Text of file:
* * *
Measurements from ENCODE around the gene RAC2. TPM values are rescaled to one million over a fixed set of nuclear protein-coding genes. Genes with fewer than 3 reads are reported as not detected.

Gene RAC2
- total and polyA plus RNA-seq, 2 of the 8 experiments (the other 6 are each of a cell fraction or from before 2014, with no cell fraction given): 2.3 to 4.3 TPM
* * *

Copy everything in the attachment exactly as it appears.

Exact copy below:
Measurements from ENCODE around the gene RAC2. TPM values are rescaled to one million over a fixed set of nuclear protein-coding genes. Genes with fewer than 3 reads are reported as not detected.

Gene RAC2
- total and polyA plus RNA-seq, 2 of the 8 experiments (the other 6 are each of a cell fraction or from before 2014, with no cell fraction given): 2.3 to 4.3 TPM